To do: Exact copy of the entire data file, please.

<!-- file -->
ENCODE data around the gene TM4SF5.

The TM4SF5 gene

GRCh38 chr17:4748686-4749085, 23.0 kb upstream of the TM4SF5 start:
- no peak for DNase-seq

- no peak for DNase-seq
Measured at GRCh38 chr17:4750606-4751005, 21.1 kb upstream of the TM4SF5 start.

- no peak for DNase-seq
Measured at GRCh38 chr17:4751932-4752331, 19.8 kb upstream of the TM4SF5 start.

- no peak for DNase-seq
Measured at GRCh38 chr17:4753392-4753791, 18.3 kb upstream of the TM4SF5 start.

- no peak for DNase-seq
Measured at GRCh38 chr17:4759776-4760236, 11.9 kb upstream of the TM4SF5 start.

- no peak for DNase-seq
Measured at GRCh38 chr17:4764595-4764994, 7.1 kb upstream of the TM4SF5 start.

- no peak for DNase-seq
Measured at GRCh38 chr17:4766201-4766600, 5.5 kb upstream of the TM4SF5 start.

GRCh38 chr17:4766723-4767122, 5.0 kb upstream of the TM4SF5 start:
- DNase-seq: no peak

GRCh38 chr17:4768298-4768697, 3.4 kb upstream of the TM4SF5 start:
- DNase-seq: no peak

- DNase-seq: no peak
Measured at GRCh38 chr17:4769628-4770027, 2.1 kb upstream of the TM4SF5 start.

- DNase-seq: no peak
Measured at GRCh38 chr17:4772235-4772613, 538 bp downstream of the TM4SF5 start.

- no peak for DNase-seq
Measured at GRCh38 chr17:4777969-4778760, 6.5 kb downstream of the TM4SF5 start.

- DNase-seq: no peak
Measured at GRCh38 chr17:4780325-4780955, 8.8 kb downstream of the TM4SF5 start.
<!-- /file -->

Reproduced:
ENCODE data around the gene TM4SF5.

The TM4SF5 gene

GRCh38 chr17:4748686-4749085, 23.0 kb upstream of the TM4SF5 start:
- no peak for DNase-seq

- no peak for DNase-seq
Measured at GRCh38 chr17:4750606-4751005, 21.1 kb upstream of the TM4SF5 start.

- no peak for DNase-seq
Measured at GRCh38 chr17:4751932-4752331, 19.8 kb upstream of the TM4SF5 start.

- no peak for DNase-seq
Measured at GRCh38 chr17:4753392-4753791, 18.3 kb upstream of the TM4SF5 start.

- no peak for DNase-seq
Measured at GRCh38 chr17:4759776-4760236, 11.9 kb upstream of the TM4SF5 start.

- no peak for DNase-seq
Measured at GRCh38 chr17:4764595-4764994, 7.1 kb upstream of the TM4SF5 start.

- no peak for DNase-seq
Measured at GRCh38 chr17:4766201-4766600, 5.5 kb upstream of the TM4SF5 start.

GRCh38 chr17:4766723-4767122, 5.0 kb upstream of the TM4SF5 start:
- DNase-seq: no peak

GRCh38 chr17:4768298-4768697, 3.4 kb upstream of the TM4SF5 start:
- DNase-seq: no peak

- DNase-seq: no peak
Measured at GRCh38 chr17:4769628-4770027, 2.1 kb upstream of the TM4SF5 start.

- DNase-seq: no peak
Measured at GRCh38 chr17:4772235-4772613, 538 bp downstream of the TM4SF5 start.

- no peak for DNase-seq
Measured at GRCh38 chr17:4777969-4778760, 6.5 kb downstream of the TM4SF5 start.

- DNase-seq: no peak
Measured at GRCh38 chr17:4780325-4780955, 8.8 kb downstream of the TM4SF5 start.